Peter Sisseck, owner of Dominio de Pingus, says he owes it all to Bordeaux.
In the March issue of Decanter, on sale now, Sisseck says he was heavily influenced by Bordeaux’s most famous garagiste, Jean-Luc Thunevin of Château Valandraud, when he set up his celebrated Ribera del Duero winery.
‘I was inspired by the example of Jean-Luc Thunevin in St Emilion,’ he says.
’He had fought against the odds to produce something truly remarkable in 1992, a dire vintage. I had luck on my side as 1995, my first year, was superb.’
Sisseck also recounts how he decided to go it alone, buying five hectares in Ribera del Duero after stints at a few different wineries in Spain.
He was launched into the limelight when that first 1995 vintage was sold en primeur by Bordeaux négociant Jeffrey Davies, and brought to Robert Parker’s attention by Adam Brett-Smith of UK merchant Corney & Barrow.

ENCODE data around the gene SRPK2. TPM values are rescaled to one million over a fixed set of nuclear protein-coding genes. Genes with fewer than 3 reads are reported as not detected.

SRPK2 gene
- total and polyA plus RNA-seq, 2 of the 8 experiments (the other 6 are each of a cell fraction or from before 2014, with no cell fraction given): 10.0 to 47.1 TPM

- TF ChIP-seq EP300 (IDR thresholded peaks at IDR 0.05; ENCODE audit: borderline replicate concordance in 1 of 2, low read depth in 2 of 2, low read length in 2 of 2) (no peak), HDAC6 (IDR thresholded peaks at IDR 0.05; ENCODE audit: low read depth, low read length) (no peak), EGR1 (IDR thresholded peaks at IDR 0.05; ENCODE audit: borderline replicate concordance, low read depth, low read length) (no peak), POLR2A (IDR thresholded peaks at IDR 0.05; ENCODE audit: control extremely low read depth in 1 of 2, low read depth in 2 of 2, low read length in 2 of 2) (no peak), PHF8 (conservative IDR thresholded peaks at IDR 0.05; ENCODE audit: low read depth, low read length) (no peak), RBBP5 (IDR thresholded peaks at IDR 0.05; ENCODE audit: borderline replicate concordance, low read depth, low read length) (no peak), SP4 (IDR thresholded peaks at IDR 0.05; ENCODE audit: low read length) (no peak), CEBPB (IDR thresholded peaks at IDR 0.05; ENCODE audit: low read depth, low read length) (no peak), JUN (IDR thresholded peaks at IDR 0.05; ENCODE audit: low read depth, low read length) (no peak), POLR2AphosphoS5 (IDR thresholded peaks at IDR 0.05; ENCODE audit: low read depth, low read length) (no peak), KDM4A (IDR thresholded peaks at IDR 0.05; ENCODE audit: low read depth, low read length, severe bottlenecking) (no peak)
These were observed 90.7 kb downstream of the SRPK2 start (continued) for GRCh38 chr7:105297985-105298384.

Sisseck also reveals why he now eschews the very oaky style for which he was initially well-known.
‘These days I am more wary of new oak,’ he says.
As for pricing (top vintages can fetch upwards of £5000 a case at auction) he says he ‘never set out to produce an extravagantly priced wine’ and he deals robustly with a criticism, first aired by Decanter magazine editor Guy Woodward last year – and not aimed at Sisseck – that some winemakers make wine specifically to suit critics, thereby justifying high prices.
‘That is definitely not the case. All I want to do is make real wine…I never had a garagiste strategy.’
As for the name ‘Pingus’, the Danish-born nephew of renowned winemaker Peter Vinding-Diers revealed it was his nickname as a child.
‘My uncle told me there was no room in one family for two winemakers called Peter, so that was that.’
Written by Maggie Rosen